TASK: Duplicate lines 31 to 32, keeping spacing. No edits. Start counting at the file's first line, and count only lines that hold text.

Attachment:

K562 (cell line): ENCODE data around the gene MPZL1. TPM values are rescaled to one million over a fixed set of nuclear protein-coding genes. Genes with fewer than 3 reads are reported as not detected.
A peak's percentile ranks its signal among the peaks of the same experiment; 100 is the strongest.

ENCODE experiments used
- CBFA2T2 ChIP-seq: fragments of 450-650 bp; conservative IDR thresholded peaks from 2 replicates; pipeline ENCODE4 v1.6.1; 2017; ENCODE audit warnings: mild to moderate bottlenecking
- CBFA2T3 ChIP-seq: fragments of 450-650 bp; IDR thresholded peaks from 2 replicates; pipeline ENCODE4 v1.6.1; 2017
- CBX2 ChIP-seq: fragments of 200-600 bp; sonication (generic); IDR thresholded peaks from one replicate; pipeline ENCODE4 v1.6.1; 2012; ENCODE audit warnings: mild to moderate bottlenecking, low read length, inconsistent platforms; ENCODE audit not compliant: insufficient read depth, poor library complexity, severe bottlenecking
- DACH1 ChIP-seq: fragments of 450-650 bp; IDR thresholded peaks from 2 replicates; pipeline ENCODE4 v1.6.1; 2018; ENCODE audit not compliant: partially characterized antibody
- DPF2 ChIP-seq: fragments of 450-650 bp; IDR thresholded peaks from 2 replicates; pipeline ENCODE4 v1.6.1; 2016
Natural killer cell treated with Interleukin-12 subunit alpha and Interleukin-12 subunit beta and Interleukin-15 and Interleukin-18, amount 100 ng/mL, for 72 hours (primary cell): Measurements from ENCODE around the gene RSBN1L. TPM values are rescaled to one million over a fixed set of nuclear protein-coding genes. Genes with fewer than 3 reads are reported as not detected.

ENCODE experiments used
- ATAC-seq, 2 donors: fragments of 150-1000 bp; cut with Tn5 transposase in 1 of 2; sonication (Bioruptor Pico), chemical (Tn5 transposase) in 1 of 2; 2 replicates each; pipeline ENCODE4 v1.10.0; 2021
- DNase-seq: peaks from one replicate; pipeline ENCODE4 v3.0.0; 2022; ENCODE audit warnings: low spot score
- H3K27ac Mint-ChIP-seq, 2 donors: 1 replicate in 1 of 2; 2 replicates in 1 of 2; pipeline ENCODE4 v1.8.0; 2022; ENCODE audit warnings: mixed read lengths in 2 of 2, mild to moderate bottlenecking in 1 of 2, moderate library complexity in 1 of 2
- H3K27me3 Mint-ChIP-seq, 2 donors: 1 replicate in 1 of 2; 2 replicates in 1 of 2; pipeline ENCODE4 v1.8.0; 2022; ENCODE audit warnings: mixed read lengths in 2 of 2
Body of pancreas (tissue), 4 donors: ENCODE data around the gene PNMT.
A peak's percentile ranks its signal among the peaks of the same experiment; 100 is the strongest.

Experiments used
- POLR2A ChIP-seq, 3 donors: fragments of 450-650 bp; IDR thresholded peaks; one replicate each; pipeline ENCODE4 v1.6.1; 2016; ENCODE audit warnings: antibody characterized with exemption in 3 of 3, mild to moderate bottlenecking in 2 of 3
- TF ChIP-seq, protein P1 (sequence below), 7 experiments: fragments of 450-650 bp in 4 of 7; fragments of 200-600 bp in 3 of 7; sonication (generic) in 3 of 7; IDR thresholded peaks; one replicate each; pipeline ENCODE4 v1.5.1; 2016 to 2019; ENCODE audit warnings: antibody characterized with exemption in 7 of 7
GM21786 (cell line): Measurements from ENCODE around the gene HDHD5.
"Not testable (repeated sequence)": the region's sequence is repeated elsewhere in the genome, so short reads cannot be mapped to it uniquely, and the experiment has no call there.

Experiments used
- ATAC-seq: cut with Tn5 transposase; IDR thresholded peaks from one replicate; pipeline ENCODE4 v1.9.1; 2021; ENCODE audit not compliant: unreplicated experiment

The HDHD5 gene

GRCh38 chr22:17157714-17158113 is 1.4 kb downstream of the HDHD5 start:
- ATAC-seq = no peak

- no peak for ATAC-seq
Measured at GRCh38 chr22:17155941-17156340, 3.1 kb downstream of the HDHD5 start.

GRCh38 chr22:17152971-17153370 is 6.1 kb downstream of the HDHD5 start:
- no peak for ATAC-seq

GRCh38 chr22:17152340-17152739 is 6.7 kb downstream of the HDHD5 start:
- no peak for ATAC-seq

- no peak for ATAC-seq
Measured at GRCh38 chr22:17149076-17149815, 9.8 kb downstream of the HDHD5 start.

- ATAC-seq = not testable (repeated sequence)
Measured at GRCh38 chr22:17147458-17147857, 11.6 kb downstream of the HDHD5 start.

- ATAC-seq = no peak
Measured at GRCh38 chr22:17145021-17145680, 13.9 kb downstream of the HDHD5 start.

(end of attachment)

GRCh38 chr22:17152340-17152739 is 6.7 kb downstream of the HDHD5 start:
- no peak for ATAC-seq